WITH awful, numbing regularity Americans use high-powered, high-capacity firearms to carry out mass shootings. And with awful regularity, efforts to reform America’s gun laws in the wake of such tragedies fail. (Indeed, a recent paper published by the Harvard Business School found that a mass shooting leads to a 75% rise in measures easing gun control in states with Republican-controlled legislatures.) More than 30,000 people die in shootings in America each year; no other rich country suffers anywhere near that level of gun violence.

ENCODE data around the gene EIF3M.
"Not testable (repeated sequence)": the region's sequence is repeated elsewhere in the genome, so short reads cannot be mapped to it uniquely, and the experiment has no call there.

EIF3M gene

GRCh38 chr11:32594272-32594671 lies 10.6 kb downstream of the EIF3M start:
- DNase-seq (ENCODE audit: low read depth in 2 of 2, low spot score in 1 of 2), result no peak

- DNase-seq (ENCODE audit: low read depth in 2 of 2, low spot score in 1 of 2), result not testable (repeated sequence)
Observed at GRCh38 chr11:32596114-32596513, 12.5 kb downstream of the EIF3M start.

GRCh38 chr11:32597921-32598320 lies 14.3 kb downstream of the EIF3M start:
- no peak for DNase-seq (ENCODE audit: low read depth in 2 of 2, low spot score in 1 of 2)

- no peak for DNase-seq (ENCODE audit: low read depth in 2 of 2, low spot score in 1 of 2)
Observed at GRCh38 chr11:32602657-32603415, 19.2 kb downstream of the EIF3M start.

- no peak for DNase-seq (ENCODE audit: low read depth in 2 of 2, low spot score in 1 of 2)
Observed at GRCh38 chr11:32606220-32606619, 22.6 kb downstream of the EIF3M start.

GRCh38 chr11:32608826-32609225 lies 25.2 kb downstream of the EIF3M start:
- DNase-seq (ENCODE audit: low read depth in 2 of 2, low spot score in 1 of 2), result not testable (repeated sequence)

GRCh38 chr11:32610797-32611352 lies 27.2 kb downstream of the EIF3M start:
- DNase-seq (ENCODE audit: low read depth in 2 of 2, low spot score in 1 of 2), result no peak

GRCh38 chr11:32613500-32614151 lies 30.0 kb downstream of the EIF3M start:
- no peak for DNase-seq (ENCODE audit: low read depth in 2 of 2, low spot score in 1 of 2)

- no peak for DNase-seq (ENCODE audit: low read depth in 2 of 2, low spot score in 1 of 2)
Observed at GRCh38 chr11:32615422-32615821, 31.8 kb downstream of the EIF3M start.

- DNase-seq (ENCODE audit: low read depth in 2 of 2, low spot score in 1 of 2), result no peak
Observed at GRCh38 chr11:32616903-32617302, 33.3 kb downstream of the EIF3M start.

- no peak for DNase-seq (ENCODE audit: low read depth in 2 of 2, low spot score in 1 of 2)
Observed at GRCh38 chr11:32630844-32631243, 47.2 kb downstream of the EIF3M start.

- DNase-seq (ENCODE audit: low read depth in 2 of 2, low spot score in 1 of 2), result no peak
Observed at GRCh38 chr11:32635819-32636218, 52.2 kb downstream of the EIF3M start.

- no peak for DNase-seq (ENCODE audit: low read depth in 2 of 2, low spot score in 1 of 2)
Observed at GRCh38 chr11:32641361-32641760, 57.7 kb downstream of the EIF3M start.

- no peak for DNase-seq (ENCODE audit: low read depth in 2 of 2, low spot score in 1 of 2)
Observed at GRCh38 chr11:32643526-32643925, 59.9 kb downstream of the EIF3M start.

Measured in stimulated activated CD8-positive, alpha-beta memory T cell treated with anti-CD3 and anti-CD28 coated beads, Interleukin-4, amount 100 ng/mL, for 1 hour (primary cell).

Opponents of gun control argue that such figures have things backwards. In their view, widespread gun ownership deters crime, and thus benefits society. Advocates of tighter restrictions on gun ownership disagree: they believe the spur to gun crime from the ready availability of weapons far outweighs the deterrent effects. Social scientists have long struggled to adjudicate, since, on the surface at least, the data are ambiguous.

Pro-gun groups point out that rates of gun ownership tend to be highest in rural, sparsely populated states, where crime rates are low. By the same token,...Continue reading